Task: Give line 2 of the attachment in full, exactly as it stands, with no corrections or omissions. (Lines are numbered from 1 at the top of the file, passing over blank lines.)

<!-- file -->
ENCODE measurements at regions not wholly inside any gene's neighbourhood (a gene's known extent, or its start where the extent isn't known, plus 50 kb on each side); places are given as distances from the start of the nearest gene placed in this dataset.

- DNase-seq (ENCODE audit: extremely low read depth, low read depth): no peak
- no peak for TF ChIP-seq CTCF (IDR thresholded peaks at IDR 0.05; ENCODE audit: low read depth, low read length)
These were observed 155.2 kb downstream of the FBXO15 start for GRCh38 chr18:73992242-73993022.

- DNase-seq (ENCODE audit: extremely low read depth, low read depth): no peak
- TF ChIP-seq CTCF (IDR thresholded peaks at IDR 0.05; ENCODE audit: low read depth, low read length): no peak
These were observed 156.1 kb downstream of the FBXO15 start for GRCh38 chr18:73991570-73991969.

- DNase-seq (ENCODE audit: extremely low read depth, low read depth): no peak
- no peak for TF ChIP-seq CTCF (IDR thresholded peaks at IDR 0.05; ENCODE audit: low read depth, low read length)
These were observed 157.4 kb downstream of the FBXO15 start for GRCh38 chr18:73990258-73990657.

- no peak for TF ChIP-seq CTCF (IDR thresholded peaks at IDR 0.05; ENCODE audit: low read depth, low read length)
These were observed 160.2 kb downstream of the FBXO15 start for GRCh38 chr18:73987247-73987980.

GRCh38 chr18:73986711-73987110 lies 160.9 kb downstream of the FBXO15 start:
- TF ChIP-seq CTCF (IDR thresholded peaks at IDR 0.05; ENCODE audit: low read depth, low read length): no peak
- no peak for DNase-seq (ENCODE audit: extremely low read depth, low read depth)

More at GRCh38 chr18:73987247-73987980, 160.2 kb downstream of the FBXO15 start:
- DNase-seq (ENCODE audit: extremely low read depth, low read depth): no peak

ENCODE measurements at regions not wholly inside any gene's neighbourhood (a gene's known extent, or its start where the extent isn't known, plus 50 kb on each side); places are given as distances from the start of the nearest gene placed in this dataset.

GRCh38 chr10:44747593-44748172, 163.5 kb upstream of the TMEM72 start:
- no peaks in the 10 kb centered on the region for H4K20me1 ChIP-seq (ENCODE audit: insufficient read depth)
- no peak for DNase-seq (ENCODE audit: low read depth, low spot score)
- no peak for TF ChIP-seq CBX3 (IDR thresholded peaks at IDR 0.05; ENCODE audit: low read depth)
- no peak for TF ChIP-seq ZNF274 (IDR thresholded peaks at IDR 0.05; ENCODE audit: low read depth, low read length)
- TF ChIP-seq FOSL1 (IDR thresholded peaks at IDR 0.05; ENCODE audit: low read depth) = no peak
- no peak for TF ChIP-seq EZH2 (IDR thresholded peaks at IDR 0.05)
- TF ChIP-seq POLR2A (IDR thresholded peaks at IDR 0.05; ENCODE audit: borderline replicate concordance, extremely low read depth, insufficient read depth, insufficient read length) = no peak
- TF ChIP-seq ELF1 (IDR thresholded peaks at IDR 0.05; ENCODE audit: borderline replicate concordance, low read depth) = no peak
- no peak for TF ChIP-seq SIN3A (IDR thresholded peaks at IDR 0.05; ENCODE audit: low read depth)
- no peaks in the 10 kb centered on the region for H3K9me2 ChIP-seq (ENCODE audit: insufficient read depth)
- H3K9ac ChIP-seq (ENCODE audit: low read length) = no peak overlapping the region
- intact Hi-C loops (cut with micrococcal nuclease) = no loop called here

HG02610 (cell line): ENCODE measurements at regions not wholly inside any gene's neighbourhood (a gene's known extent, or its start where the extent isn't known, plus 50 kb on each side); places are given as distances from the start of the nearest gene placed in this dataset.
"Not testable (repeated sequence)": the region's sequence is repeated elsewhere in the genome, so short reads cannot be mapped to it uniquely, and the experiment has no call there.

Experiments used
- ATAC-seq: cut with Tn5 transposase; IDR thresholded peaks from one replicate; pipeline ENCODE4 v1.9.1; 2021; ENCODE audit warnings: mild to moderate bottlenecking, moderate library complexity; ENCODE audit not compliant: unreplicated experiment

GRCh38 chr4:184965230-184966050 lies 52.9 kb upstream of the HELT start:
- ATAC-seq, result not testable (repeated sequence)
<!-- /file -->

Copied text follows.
- DNase-seq (ENCODE audit: extremely low read depth, low read depth): no peak